The National Irrigators’ Council (NIC) has appeared before today’s Senate inquiry into the
Federal Government’s Restoring Our Rivers Bill 2023, which proposes a range of amendments
to the Murray-Darling Basin Plan.
The peak body, which was among 27 individual and stakeholder groups to present at the
public hearing in Canberra today, cited its strong opposition to the proposed reintroduction
of direct water buybacks as a mechanism for achieving the outcomes of the Basin Plan.
In his opening statement, NIC Chair Jeremy Morton, said that water alone is not the only
solution for restoring health to the Basin’s waterways.
“There are better ways to finalise the Plan without the need to buy more water from
production,” Mr Morton said.
“Initiatives that address invasive species in our waterways, riparian landscape management,
or programs to improve fish passage are just to name a few.
“The Bill does not enable investment in these sort of projects – or complementary measures –
despite the direct improvement to riparian environments.
“Instead, it focuses on the old tools, of direct water purchases from willing sellers anywhere in
the Basin without strategy or alignment with environmental outcomes. In doing so, it
effectively ignores the lessons learned from implementation and previous water purchase
A review undertaken by the NSW Irrigators’ Council of the 118 submissions received by the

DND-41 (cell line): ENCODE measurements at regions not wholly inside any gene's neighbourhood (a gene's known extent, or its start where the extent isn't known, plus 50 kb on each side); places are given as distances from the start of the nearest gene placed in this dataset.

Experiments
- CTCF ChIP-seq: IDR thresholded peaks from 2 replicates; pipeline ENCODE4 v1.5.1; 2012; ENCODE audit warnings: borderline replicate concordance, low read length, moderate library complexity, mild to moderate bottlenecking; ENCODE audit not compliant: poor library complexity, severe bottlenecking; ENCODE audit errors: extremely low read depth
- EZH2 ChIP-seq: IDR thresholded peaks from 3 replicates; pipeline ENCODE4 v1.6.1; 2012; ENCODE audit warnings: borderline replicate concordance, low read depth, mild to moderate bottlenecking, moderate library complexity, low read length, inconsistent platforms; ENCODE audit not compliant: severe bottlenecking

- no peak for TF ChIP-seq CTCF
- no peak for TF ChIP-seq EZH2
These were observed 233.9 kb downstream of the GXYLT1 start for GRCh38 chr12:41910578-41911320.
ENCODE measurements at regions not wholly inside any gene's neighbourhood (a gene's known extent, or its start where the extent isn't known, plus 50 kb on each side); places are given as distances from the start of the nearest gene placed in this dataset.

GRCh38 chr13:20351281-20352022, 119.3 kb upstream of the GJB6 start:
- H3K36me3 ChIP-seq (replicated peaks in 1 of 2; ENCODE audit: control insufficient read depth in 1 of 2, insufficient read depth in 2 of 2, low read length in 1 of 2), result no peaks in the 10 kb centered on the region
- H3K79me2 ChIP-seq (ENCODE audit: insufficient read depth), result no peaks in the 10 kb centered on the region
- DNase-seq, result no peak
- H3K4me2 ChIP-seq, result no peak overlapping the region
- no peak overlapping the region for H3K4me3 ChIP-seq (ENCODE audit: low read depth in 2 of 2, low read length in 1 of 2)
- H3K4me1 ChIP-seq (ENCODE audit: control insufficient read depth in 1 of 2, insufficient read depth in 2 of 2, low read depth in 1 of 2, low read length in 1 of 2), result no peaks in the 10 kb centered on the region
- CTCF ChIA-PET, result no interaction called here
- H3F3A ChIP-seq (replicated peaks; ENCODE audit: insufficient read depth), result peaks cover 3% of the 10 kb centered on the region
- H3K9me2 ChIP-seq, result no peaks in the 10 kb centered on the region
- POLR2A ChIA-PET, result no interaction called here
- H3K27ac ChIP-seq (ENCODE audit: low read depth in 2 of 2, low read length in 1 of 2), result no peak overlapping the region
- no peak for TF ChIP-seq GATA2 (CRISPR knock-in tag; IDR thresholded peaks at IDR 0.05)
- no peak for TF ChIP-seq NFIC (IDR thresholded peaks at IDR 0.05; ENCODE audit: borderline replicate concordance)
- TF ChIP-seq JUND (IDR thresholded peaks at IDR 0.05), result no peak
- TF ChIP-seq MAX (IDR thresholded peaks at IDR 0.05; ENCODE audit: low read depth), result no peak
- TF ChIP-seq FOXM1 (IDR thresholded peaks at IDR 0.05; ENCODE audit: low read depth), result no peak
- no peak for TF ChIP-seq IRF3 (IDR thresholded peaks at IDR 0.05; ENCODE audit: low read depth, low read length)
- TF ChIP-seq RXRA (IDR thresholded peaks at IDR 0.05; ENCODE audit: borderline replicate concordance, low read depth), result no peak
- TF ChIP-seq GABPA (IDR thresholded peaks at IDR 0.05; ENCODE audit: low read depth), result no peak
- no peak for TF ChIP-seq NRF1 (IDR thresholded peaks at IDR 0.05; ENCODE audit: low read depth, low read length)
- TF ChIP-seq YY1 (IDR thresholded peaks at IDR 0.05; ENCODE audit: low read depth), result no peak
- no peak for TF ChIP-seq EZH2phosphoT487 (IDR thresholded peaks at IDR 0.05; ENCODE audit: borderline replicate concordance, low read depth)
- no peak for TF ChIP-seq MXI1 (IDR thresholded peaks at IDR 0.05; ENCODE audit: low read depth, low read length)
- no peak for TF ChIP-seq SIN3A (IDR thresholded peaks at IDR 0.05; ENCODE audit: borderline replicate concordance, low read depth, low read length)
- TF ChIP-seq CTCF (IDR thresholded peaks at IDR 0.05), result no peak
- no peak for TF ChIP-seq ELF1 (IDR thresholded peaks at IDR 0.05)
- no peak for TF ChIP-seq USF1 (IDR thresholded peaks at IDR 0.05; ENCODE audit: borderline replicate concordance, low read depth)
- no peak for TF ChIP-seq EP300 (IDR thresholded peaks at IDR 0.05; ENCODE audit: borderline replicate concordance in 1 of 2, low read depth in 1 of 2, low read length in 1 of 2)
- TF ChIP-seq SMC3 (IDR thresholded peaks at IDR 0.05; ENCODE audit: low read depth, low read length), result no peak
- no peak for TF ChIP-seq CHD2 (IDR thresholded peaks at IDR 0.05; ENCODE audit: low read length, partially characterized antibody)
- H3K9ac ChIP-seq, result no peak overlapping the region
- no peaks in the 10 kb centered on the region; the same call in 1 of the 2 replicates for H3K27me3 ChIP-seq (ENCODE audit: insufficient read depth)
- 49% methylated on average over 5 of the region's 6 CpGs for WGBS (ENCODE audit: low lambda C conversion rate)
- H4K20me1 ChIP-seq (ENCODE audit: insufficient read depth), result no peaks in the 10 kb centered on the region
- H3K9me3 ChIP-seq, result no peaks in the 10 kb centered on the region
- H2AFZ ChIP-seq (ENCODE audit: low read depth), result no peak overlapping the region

Senate inquiry has revealed:
• 79% of submissions from within the Basin oppose the Bill.
• 76% of submissions from within the Basin oppose buybacks.
• 84% of submissions from within the Basin support socio economic measures.
• 63% of submissions from within the Basin expressly support complementary measures.
Regional communities and farmers want to see healthy rivers and wetlands because they
are locals too,” Mr Morton said.
“This commitment is why NIC and our members support the Basin Plan.
“The Plan has achieved results and more can be done, but unconstrained water recovery
risks jobs, businesses, supply chains, communities, cost of living, food quality and security.
“Governments should instead focus on delivering outcomes which benefit the environment,
while ensuring local communities can thrive and our food and fibre growers can grow
produce for Australians and trade.”
Many questions during today’s inquiry centred around Sustainable Diversion Limit Adjustment
Mechanisms (SDLAM) projects and why many of these proposed projects haven’t been
completed in the required time frame.
“NIC are equally frustrated about the failure of government to implement SDLAM projects on
time and on budget,” Mr Morton said.
“These projects are Federally approved but state-led and nothing in this bill will improve how
these projects will be governed in the future, and this is a concern for NIC.
“We support the extension of timeframes and the inclusion of new projects but its important
to keep in mind, if governments fail to implement and take accountability for the existing
and new projects in a timely manner, those same governments will be the ones looking to
recover more water to meet any shortfalls.”
With more public hearings planned for this week, the Senate Committee will hand down the
findings of its inquiry on 8 November, before the Bill goes to the Senate for vote.
In its public hearing address today, the peak body urged the Government to release the Bill’s
Regulatory Impact Assessment ahead of the pending Senate debate.
“Providing the Senate access to independent information on the costs and benefits of the Bill
is crucial to ensuring a fully informed decision can be made,” Mr Morton said.
Ends. Media Contact: Jeremy Morton, Chair, 0429 873 230, firstname.lastname@example.org